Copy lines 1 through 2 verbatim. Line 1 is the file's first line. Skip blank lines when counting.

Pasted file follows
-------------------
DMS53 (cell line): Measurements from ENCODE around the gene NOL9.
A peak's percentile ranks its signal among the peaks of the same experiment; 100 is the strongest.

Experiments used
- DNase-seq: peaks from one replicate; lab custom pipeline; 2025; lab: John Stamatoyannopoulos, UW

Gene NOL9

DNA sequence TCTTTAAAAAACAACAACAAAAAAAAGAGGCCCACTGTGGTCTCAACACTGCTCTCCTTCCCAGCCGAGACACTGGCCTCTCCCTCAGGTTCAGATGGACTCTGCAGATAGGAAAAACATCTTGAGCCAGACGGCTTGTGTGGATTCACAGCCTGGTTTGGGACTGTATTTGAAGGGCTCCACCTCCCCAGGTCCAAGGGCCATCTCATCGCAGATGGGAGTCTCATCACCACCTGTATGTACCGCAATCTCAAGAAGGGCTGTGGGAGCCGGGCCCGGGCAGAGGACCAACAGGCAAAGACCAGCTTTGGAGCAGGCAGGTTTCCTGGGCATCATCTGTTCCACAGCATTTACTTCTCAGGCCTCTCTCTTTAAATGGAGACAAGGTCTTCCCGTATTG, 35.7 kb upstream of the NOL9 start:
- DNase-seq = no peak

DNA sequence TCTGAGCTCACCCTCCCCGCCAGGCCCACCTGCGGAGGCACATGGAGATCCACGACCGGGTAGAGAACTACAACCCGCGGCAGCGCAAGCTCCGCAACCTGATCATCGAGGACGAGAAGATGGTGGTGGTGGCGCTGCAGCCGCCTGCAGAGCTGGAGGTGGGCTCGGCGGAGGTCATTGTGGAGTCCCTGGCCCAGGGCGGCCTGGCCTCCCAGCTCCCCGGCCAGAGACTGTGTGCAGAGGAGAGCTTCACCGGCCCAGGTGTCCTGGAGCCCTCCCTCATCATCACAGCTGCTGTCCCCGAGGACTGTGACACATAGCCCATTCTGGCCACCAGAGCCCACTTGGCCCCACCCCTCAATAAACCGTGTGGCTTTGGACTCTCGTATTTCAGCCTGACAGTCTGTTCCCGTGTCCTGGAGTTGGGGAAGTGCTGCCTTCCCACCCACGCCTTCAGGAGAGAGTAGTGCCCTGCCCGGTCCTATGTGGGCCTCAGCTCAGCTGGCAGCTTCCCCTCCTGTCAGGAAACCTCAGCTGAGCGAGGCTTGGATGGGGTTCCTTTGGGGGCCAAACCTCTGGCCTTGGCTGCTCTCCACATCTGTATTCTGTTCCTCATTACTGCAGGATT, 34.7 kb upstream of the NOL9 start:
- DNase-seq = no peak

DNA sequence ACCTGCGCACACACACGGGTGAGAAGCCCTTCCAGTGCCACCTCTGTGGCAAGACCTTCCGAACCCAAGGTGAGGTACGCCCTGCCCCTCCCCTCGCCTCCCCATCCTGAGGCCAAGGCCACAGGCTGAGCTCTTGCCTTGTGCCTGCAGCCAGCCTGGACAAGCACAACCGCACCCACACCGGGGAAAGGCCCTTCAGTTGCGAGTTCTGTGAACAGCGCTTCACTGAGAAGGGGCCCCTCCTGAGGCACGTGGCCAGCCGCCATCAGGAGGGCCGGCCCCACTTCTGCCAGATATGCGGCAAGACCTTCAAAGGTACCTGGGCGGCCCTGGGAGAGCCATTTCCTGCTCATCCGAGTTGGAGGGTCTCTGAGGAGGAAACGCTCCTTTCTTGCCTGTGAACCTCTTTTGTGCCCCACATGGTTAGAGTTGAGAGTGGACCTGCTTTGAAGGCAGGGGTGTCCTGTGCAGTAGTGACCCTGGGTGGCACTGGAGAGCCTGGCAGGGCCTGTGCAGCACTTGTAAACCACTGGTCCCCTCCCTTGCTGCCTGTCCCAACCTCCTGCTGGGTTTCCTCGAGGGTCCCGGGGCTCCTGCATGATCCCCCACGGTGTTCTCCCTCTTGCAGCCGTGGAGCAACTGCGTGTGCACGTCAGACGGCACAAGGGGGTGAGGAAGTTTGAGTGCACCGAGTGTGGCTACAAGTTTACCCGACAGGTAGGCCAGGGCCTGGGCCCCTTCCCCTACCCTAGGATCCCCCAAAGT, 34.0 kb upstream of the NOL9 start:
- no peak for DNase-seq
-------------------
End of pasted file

DMS53 (cell line): Measurements from ENCODE around the gene NOL9.
A peak's percentile ranks its signal among the peaks of the same experiment; 100 is the strongest.